In fact, the report found, using a stream to dispose of “the wastes of life and human activity” was “the most natural use of a stream”. The whole issue needed more study, the Commission insisted: “There is general lack of exact information as to all phenomena connected with the subject, so that the setting up of standards of allowable pollution is a matter of great difficulty.” Its main recommendation was creation of a new “Conservancy Commission” to further study and develop regulations to control pollution. That recommendation ran counter to Smith’s plans to reorganize and consolidate state government, already well along. The governor continued the Health Department and created a Conservation Department to supersede the Conservation Commission. The report did not provide a concrete basis for policy to address the pollution issue and Smith did not pursue the issue.
Governor Thomas E. Dewey (1943-1955) took a more deliberate, synchronized approach. He worked with legislative leaders who created a Subcommittee on Pollution under a joint legislative committee on interstate cooperation. The subcommittee’s report, released early in 1949 after over two years of study, expressed alarm and urgency about water pollution. More than a billion gallons of untreated filth was flowing into New York’s water courses every day, said the subcommittee’s chair: “The staggering burden borne by New York’s waters consists of raw sewage from 115 municipalities with a population of 4,726,000 plus corrosive or putrid wastes from thousands of industries.” The report recommended creation of a Water Pollution Control Board, consisting of the commissioners of Health, Conservation, Agriculture and Markets, Commerce and the Superintendent of Public Works, to regulate discharge of sewage, industrial and other wastes into lakes and streams.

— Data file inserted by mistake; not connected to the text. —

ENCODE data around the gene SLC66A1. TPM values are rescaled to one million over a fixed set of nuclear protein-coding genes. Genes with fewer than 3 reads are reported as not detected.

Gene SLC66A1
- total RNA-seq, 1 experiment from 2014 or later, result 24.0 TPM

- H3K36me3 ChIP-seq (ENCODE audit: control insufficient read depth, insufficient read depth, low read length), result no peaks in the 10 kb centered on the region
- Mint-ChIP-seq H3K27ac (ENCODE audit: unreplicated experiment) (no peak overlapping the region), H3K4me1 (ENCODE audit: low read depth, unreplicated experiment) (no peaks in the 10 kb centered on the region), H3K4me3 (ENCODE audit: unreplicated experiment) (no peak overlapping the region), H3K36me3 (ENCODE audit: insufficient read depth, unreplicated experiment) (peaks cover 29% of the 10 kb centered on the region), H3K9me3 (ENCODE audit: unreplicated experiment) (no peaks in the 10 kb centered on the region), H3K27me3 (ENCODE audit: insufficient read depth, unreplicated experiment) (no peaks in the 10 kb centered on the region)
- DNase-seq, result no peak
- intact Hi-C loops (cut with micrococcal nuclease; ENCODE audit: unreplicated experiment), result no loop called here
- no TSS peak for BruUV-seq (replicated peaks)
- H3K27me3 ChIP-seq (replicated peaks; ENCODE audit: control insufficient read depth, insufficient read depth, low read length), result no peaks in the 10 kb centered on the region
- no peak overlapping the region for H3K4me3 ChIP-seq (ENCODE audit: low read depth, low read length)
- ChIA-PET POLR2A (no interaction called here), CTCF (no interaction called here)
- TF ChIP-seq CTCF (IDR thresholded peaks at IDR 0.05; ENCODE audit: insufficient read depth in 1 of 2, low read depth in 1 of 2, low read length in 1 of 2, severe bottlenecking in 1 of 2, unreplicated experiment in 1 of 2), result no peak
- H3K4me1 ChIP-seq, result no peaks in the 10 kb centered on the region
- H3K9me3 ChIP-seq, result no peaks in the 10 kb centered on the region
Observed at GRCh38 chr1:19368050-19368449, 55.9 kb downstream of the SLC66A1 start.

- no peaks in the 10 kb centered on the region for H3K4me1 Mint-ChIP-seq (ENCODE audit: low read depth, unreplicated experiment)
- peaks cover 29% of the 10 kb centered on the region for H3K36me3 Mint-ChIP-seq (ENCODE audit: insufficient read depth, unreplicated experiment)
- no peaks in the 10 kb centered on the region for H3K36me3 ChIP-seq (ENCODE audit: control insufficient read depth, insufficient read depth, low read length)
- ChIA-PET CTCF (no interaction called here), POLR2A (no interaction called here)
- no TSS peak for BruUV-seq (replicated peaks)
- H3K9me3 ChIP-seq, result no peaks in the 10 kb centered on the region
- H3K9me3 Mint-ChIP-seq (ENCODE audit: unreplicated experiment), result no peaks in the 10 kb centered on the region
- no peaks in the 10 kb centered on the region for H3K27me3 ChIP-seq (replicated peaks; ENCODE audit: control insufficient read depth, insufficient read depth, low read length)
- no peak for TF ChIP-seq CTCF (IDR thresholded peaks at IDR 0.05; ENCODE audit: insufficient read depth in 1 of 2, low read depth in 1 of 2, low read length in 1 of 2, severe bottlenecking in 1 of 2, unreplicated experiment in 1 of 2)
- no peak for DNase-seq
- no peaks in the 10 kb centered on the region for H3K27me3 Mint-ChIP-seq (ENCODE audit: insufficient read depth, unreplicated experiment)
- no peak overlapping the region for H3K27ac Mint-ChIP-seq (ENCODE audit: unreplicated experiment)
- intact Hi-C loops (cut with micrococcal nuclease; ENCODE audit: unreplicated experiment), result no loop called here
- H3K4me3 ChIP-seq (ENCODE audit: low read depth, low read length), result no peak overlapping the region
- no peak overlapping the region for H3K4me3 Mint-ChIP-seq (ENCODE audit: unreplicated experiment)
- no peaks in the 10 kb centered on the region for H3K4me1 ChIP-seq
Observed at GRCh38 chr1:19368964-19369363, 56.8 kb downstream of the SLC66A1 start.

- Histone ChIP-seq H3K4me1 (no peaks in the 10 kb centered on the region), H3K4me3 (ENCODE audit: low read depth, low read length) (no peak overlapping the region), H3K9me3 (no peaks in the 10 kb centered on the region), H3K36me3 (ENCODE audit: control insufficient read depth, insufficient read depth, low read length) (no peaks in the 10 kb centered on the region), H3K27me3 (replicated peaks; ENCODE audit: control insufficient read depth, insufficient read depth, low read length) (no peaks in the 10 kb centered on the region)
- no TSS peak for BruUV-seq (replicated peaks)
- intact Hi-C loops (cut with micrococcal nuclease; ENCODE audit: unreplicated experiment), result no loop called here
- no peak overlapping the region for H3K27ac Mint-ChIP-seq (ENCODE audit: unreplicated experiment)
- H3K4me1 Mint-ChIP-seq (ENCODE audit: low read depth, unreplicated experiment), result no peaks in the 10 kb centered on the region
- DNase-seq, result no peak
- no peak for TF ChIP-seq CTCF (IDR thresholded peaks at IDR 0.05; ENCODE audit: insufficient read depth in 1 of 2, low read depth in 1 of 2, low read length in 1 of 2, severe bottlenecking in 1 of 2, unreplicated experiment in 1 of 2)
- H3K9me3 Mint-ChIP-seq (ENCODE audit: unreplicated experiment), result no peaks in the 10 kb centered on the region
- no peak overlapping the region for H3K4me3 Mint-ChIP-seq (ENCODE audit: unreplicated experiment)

In his 1949 annual message to the legislature, Dewey called for “prompt action” based on the report and he worked quickly with legislative leaders on a bill to carry out the report’s recommendations. The bill garnered the support of the State Conference of Mayors and New York City authorities who were alarmed at the report’s documentation of danger to municipal water supplies. The business community mostly acquiesced, recognizing that there would be little risk of overly-restrictive anti-pollution regulations from a board comprised of Dewey’s appointees, since the governor was pro-business. The bill passed easily a few weeks after introduction, a triumph for shrewd use of a report to precipitate action.
Of course, there were reports and anti-pollution policy documents after that. The evidence cited above however, shows that reports can lead to policy formulation, but only when they are decisive and governors know how to use them. Governors Hughes and Smith received equivocal reports from their experts, which frustrated policy action. Governors Dewey and Cuomo had well-documented, concrete reports that framed the issue and advanced definite recommendations.
This post first appeared at The New York History Blog.
Illustration: George Bellows, “Up the Hudson” (1908).